“Isn’t it dangerous to penalize our people if they ask questions because freedom of expression is guaranteed by the Constitution and also the principle of transparency and accountability?” he said.

Attack on free speech

In a statement, Gabriela Rep. Arlene Brosas blasted Martires’ move to “criminalize commentaries” on the SALNs of public officials.

“Any attempt to clip free discourse on the wealth of public officials is a direct attack on free speech, and a move to shield sitting officers from public scrutiny,” she said.

“The Ombudsman should stop pandering to the narrow interest of top officials to preserve their reputation,” Brosas said. “It should act in line with its constitutional mandate to uphold transparency and efficient use of public funds.”

But Martires insisted that while SALNs could be published, “no person should be allowed to comment on the SALN of a particular government official or employee.”

He recalled that he was a “victim” of “unfair” reporting on his SALN in 2018.

It was reported that his wealth grew by P15.3 million in his first five months in office as Ombudsman. He did not reply to the Inquirer’s request then to explain the changes in his SALN. He later told reporters that the money largely came from retirement and other benefits from the Supreme Court.

Ready to lose job

Martires told the lawmakers he would stand by his September 2020 circular even if this would cost him his job.

He said that while he was not going to release the President’s SALN, he assured the public that Mr. Duterte has been submitting his SALN to the Ombudsman until 2020.

Martires said he would not yield to public opinion, adding that “yielding to public opinion is not part of my job description.”

“I am willing to be removed from office to defend the memorandum circular I issued,” he said.

“I really do not know what is the purpose of these people asking for the SALN of the President, specifically, and the Vice President. What is in those offices? Is it only the President and Vice President who’s capable of corruption? Isn’t corruption starting in the grassroots, from the ranks of the clerks?” he said.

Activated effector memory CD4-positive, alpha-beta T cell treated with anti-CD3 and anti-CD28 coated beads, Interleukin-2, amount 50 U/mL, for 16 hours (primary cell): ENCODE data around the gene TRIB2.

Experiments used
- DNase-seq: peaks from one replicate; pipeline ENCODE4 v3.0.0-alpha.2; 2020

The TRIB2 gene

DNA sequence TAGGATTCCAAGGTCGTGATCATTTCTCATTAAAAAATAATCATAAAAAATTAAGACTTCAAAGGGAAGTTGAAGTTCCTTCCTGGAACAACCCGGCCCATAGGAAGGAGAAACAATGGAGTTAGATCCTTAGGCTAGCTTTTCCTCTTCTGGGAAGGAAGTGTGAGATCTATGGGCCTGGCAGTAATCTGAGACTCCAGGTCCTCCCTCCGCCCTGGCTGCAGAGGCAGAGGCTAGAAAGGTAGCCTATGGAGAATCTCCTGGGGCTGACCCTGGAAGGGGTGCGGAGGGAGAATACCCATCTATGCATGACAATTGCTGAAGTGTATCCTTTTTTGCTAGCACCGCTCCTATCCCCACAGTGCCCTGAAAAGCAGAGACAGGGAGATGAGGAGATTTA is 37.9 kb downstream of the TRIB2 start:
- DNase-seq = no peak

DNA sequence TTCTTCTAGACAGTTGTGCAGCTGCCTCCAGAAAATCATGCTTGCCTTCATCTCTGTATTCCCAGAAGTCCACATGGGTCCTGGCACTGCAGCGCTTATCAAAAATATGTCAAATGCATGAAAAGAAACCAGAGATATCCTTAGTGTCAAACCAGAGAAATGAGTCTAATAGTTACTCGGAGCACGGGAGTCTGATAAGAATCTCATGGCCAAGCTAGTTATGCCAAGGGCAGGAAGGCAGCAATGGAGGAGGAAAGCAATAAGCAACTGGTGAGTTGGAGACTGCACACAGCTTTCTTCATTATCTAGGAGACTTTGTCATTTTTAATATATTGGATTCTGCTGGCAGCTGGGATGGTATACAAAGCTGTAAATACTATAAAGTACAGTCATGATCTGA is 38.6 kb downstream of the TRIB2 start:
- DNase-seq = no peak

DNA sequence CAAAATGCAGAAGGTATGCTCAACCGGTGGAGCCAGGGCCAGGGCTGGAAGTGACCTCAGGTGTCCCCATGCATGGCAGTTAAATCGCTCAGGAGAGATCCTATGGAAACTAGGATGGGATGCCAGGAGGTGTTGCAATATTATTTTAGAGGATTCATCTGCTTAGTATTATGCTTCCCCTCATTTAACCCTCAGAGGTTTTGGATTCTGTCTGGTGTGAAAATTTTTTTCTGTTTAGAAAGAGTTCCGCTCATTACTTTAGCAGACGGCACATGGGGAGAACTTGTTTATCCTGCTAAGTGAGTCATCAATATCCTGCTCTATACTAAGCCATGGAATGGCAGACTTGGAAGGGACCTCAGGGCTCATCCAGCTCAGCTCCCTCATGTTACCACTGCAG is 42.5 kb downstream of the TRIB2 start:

Over the years, however, high officials were among those found and prosecuted for corruption, including in one of the biggest such cases in the country—the P10-billion pork barrel scam—while Martires was still serving as a justice in the Sandiganbayan.

Marcos wealth cases

The biggest ill-gotten wealth cases—the hidden wealth of the Marcos family—involved the highest official in the land.

The Presidential Commission on Good Government reported in 2017 that it recovered at least P171.359 billion worth of the Marcoses’ ill-gotten wealth following trials in the Sandiganbayan.

Martires, who once authored a Sandiganbayan ruling dismissing graft charges against Mr. Duterte and five other Davao City officials, is the President’s fraternity brother at the College of Law of the San Beda University and his first appointee to the Supreme Court.

Martires took office as associate justice in March 2017 but stepped down about half a year before reaching retirement age in July 2018, and was appointed to succeed Morales as Ombudsman. —WITH A REPORT FROM PATRICIA DENISE M. CHIU

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TAGS: duterte, Ombudsman, SALN, Samuel Martires